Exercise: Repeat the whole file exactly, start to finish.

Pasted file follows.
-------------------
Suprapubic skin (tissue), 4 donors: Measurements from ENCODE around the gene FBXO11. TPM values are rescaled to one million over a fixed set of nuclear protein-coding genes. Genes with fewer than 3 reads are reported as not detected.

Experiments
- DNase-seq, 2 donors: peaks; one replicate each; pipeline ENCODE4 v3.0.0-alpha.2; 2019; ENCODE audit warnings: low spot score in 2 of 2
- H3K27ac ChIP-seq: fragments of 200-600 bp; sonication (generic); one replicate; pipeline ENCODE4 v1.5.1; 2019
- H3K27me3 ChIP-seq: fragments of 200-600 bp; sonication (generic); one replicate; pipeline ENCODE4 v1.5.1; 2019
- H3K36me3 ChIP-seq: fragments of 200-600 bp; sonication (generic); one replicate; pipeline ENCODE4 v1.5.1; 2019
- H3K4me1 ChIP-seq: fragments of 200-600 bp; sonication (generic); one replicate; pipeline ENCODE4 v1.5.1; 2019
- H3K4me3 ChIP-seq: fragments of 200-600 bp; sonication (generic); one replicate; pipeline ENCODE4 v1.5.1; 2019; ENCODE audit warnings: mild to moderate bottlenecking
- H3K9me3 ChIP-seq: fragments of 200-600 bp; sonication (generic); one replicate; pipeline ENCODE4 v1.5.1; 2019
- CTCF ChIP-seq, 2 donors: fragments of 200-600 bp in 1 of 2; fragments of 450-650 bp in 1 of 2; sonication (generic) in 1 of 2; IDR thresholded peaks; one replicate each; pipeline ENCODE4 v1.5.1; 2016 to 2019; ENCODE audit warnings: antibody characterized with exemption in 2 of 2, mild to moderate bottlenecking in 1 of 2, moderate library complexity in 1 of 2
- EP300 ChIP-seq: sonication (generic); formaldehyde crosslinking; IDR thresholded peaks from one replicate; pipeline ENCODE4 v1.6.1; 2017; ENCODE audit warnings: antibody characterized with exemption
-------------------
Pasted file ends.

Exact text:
Suprapubic skin (tissue), 4 donors: Measurements from ENCODE around the gene FBXO11. TPM values are rescaled to one million over a fixed set of nuclear protein-coding genes. Genes with fewer than 3 reads are reported as not detected.

Experiments
- DNase-seq, 2 donors: peaks; one replicate each; pipeline ENCODE4 v3.0.0-alpha.2; 2019; ENCODE audit warnings: low spot score in 2 of 2
- H3K27ac ChIP-seq: fragments of 200-600 bp; sonication (generic); one replicate; pipeline ENCODE4 v1.5.1; 2019
- H3K27me3 ChIP-seq: fragments of 200-600 bp; sonication (generic); one replicate; pipeline ENCODE4 v1.5.1; 2019
- H3K36me3 ChIP-seq: fragments of 200-600 bp; sonication (generic); one replicate; pipeline ENCODE4 v1.5.1; 2019
- H3K4me1 ChIP-seq: fragments of 200-600 bp; sonication (generic); one replicate; pipeline ENCODE4 v1.5.1; 2019
- H3K4me3 ChIP-seq: fragments of 200-600 bp; sonication (generic); one replicate; pipeline ENCODE4 v1.5.1; 2019; ENCODE audit warnings: mild to moderate bottlenecking
- H3K9me3 ChIP-seq: fragments of 200-600 bp; sonication (generic); one replicate; pipeline ENCODE4 v1.5.1; 2019
- CTCF ChIP-seq, 2 donors: fragments of 200-600 bp in 1 of 2; fragments of 450-650 bp in 1 of 2; sonication (generic) in 1 of 2; IDR thresholded peaks; one replicate each; pipeline ENCODE4 v1.5.1; 2016 to 2019; ENCODE audit warnings: antibody characterized with exemption in 2 of 2, mild to moderate bottlenecking in 1 of 2, moderate library complexity in 1 of 2
- EP300 ChIP-seq: sonication (generic); formaldehyde crosslinking; IDR thresholded peaks from one replicate; pipeline ENCODE4 v1.6.1; 2017; ENCODE audit warnings: antibody characterized with exemption